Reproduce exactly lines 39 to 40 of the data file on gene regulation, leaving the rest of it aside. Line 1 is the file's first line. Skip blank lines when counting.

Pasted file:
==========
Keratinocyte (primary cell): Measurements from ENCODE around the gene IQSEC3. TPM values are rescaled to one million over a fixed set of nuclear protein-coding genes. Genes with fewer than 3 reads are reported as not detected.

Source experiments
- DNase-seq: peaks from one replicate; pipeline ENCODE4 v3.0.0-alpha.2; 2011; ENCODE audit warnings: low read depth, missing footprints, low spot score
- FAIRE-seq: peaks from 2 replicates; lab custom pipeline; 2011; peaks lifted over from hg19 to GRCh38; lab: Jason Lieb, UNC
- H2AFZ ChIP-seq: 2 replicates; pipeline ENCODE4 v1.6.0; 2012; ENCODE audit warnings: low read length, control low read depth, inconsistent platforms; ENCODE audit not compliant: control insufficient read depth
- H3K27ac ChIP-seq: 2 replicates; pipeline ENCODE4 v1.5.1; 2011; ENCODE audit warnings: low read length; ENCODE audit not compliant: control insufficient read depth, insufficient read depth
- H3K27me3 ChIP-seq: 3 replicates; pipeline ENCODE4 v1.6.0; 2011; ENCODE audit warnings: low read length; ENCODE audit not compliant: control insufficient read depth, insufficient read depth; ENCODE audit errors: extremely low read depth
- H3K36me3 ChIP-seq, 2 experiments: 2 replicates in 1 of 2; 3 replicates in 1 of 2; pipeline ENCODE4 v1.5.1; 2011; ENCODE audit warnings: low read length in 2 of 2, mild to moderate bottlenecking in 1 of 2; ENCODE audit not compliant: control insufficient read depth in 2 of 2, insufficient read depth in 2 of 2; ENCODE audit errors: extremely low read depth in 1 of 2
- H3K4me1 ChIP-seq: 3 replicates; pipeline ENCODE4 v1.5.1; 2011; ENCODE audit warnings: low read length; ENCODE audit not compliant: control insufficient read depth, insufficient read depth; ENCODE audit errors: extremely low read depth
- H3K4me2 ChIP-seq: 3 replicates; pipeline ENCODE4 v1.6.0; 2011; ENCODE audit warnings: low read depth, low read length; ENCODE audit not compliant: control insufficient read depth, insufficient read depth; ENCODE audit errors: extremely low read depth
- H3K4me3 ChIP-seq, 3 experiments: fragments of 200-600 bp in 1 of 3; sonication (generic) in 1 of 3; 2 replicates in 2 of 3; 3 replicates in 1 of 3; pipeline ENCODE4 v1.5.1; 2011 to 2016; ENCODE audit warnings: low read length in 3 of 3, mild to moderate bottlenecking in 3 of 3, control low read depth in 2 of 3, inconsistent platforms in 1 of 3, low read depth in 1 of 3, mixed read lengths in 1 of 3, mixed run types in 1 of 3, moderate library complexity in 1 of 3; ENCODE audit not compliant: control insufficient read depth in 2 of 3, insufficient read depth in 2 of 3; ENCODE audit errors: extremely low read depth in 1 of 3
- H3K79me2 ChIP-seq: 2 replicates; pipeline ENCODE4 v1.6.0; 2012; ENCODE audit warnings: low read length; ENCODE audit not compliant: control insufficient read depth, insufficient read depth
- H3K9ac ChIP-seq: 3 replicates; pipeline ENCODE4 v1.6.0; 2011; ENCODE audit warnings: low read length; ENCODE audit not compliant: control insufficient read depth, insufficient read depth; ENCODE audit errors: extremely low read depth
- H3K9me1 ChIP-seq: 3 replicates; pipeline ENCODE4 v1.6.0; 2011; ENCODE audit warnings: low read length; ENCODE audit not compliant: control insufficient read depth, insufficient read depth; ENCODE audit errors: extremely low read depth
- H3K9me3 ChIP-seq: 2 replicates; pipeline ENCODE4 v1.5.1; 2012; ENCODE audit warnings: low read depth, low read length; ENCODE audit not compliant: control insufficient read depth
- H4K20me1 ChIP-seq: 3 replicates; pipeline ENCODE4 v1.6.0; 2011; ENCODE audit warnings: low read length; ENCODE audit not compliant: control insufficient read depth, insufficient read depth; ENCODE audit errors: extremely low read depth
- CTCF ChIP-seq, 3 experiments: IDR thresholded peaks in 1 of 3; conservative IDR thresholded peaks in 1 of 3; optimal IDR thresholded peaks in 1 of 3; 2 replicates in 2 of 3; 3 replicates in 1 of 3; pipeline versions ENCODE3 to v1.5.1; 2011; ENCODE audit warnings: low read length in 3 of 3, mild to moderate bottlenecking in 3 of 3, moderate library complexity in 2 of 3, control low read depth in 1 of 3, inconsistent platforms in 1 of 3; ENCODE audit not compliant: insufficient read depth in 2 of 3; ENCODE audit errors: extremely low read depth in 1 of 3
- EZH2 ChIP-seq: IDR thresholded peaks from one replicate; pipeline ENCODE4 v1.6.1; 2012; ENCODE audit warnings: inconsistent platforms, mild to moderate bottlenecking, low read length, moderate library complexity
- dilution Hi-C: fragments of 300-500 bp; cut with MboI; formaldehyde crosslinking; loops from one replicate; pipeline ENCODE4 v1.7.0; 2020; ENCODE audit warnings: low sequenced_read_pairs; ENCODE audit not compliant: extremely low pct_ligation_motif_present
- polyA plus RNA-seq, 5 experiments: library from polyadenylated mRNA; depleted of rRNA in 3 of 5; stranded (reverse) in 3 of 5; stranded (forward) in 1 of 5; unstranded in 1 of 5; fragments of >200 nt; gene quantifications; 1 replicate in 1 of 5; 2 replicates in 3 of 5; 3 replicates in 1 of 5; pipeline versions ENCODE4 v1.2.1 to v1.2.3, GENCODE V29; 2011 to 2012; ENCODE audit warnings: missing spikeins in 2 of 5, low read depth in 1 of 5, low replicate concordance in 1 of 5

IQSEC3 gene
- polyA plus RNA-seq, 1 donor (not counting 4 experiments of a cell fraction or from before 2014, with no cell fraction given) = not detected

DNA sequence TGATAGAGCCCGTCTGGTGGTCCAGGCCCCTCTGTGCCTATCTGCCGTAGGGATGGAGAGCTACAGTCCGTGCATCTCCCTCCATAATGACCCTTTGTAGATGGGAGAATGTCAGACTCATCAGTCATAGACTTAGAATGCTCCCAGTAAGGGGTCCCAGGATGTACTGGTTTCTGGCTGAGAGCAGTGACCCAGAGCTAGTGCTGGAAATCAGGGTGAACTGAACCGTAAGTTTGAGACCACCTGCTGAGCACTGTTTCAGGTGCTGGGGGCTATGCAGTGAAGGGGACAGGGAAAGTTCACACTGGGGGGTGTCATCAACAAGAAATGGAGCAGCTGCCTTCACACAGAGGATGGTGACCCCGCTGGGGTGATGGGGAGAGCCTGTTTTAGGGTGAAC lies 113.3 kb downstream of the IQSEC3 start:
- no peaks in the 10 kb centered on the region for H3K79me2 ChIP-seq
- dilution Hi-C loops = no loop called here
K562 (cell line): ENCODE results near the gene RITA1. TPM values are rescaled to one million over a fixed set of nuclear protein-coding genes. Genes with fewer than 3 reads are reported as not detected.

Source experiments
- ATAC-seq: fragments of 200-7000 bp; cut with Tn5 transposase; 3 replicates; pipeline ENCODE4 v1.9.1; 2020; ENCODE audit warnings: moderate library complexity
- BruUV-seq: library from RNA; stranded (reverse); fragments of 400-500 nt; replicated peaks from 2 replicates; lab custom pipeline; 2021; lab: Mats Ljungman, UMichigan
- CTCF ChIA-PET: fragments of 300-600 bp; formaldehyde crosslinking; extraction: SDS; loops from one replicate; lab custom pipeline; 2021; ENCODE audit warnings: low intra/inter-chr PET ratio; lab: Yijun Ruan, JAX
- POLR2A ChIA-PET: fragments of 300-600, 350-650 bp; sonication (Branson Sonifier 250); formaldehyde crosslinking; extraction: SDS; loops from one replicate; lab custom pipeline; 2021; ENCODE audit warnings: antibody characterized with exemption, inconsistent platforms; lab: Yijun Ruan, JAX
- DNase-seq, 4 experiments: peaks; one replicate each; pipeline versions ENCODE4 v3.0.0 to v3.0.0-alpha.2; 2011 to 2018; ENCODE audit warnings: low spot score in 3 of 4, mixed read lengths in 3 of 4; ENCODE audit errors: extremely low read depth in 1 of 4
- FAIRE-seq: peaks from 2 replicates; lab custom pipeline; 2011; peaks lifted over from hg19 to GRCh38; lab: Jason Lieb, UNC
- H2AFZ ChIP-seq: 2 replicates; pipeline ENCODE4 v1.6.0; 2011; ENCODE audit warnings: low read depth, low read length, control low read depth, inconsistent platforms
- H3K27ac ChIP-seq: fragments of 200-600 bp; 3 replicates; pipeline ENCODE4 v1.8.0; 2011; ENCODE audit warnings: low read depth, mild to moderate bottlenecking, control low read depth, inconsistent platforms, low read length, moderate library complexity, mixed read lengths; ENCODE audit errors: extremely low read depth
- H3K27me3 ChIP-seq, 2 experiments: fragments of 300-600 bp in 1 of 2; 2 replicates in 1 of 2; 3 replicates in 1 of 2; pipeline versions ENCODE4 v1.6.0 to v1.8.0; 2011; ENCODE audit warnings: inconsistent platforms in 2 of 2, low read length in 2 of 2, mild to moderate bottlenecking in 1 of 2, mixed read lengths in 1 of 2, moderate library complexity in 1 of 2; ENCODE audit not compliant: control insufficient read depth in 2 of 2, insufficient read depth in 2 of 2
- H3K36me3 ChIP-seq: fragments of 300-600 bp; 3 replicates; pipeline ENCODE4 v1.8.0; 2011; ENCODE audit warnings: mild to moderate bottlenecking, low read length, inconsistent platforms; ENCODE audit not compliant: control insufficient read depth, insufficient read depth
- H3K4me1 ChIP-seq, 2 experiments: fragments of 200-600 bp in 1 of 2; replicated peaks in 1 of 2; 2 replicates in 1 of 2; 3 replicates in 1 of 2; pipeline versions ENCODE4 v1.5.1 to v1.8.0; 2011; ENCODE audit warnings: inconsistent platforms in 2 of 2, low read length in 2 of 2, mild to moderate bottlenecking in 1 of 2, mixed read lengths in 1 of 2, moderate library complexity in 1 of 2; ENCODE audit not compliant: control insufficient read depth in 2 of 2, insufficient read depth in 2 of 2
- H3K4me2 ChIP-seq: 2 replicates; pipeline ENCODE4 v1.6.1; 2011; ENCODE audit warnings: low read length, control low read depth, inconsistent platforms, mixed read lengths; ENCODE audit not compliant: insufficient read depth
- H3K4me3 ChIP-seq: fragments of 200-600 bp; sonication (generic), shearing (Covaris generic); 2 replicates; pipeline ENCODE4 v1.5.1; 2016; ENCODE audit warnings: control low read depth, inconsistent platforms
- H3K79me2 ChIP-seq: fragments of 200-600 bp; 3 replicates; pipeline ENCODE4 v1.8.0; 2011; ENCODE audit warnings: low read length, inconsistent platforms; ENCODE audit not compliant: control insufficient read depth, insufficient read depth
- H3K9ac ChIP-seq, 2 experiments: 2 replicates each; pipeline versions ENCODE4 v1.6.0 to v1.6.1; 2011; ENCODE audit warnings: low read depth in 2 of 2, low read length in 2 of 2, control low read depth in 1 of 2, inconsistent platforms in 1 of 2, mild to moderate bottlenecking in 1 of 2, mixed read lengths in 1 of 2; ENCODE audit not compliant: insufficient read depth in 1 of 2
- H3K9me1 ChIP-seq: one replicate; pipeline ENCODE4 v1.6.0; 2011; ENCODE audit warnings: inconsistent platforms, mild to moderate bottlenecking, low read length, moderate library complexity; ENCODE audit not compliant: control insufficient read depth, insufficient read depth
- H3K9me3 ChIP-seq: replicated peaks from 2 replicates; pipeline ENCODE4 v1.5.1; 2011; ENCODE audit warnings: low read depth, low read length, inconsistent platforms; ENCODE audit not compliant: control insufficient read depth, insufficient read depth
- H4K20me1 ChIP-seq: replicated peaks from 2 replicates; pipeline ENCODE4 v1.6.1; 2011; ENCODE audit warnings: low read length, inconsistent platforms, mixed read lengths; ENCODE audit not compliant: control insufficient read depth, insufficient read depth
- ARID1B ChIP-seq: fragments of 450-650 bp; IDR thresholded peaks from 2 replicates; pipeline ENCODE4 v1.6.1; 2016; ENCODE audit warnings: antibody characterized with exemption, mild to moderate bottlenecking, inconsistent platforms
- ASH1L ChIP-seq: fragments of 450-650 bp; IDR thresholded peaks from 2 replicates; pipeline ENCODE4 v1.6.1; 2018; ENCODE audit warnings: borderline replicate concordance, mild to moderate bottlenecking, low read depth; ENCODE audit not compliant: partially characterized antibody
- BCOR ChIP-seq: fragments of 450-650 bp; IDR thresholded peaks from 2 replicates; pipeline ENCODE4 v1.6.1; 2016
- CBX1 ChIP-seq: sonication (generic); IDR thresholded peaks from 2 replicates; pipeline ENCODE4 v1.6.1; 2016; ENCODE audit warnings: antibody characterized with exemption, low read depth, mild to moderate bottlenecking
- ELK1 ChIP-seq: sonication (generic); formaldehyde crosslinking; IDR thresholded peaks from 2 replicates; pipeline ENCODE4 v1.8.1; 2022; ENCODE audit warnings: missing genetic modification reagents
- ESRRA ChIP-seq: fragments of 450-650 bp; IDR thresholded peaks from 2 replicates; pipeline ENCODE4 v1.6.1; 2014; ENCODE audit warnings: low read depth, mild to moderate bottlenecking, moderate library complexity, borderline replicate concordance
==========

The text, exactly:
- H3K4me2 ChIP-seq: 2 replicates; pipeline ENCODE4 v1.6.1; 2011; ENCODE audit warnings: low read length, control low read depth, inconsistent platforms, mixed read lengths; ENCODE audit not compliant: insufficient read depth
- H3K4me3 ChIP-seq: fragments of 200-600 bp; sonication (generic), shearing (Covaris generic); 2 replicates; pipeline ENCODE4 v1.5.1; 2016; ENCODE audit warnings: control low read depth, inconsistent platforms